Handbook of Evolutionary Psychology: Ideas, Issues, and Applications

Handbook of Evolutionary Psychology: Ideas, Issues, and Applications

Handbook of Evolutionary Psychology: Ideas, Issues, and Applications

Handbook of Evolutionary Psychology: Ideas, Issues, and Applications

Synopsis

Evolutionary psychology is concerned with the adaptive problems early humans faced in ancestral human environments, the nature of psychological mechanisms natural selection shaped to deal with those ancient problems, and the ability of the resulting evolved psychological mechanisms to deal with the problems people face in the modern world. Evolutionary psychology is currently advancing our understanding of altruism, moral behavior, family violence, sexual aggression, warfare, aesthetics, the nature of language, and gender differences in mate choice and perception. It is helping us understand the relationship between cognitive science, developmental psychology, behavior genetics, personality, and social psychology.

Foundations of Evolutionary Psychologyprovides an up-to-date review of the ideas, issues, and applications of contemporary evolutionary psychology. It is suitable for senior undergraduates, first-year graduate students, or professionals who wish to become conversant with the major issues currently shaping the emergence of this dynamic new field. It will be interesting to psychologists, cognitive scientists, and anyone using new developments in the theory of evolution to gain new insights into human behavior.

Excerpt

A decade has passed since the publication of Sociobiology and Psychology: Ideas, Issues, and Applications, the predecessor of this volume. The evolutionary analysis of human behavior has made considerable progress during those years. When the original volume was published, much of the controversy growing out of the study of sociobiology revolved around the putative political implications of applying the theory of Evolution by Natural Selection to the study of human behavior. The intensity of this debate has moderated in recent years because many critics now realize the political ramifications of sociobiology are no more, or no less, than those of other approaches to the study of human behavior, such as behaviorism., psychoanalysis, or cognitive science. Controversy remains, but it is scientific, concerning how to best use the theory of evolution in the study of human behavior and whether any of the current evolutionary approaches to the study of human behavior can be fruitful.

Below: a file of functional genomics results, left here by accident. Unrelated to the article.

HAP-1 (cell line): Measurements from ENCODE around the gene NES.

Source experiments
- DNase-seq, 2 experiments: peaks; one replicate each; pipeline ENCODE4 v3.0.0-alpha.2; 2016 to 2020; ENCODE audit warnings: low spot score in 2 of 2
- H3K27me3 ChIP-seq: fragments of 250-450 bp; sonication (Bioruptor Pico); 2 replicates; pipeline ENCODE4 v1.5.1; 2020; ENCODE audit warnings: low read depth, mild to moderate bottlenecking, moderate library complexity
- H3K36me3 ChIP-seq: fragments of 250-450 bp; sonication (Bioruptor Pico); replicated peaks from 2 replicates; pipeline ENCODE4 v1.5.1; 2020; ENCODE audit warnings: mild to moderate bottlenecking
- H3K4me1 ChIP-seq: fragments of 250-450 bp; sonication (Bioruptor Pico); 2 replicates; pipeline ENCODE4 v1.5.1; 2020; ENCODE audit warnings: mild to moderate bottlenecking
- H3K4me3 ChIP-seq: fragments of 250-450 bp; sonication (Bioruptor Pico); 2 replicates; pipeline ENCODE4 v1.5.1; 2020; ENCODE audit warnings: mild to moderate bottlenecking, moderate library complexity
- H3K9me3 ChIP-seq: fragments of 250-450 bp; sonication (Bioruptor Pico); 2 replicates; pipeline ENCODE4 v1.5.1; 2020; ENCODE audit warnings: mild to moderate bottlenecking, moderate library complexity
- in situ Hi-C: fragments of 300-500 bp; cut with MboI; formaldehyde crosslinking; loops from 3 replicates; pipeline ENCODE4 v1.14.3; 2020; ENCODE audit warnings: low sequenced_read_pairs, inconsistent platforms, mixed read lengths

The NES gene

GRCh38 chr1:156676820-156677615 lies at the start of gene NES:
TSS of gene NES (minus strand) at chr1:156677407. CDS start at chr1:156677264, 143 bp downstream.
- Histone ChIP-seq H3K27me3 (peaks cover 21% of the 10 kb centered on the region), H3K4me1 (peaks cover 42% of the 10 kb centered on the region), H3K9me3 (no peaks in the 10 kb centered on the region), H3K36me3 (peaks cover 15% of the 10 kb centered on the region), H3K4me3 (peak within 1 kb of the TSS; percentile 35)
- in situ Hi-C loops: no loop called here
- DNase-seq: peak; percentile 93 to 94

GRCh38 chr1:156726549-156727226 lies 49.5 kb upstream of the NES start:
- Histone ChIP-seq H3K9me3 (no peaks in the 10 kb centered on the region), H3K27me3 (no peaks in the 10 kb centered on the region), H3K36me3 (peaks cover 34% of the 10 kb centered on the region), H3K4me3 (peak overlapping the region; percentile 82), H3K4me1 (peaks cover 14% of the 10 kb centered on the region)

Some researchers, known as Darwinian anthropologists or Darwinian social scientists, focus on the study of reproductive success in industrialized and current hunter-gatherer societies. They use the methods of animal behavioral ecology to help understand human adaptations and adaptedness. Other researchers, known as evolutionary psychologists or Darwinian psychologists, focus on the naturally selected design of psychological mechanisms. For them, the application of evolutionary theory to human behavior is concerned with the problems humans encountered in their ancestor environments, the psychological mechanisms natural selection designed to deal with those problems, and the way the evolved psychological mechanisms function in our current environment. Although they use standard methods of psychology in their work, they also call on methods used by anthropologists, behavioral ecologists, and ethologists. Although both approaches are valuable, this book is most representative of those taking a psychological approach to the study of evolution and human behavior.

Psychology spans that part of the behavioral sciences extending from sociology, through social psychology, personality theory, learning, perception, motivation, and developmental psychology, to the biological disciplines of ethology, genetics, and neurophysiology. Because many subdisciplines of psychology have at least some roots in biology, psychology is ideally situated to assist in the integration of evolutionary thinking into the human behavioral sciences. Moreover, psychology . . .

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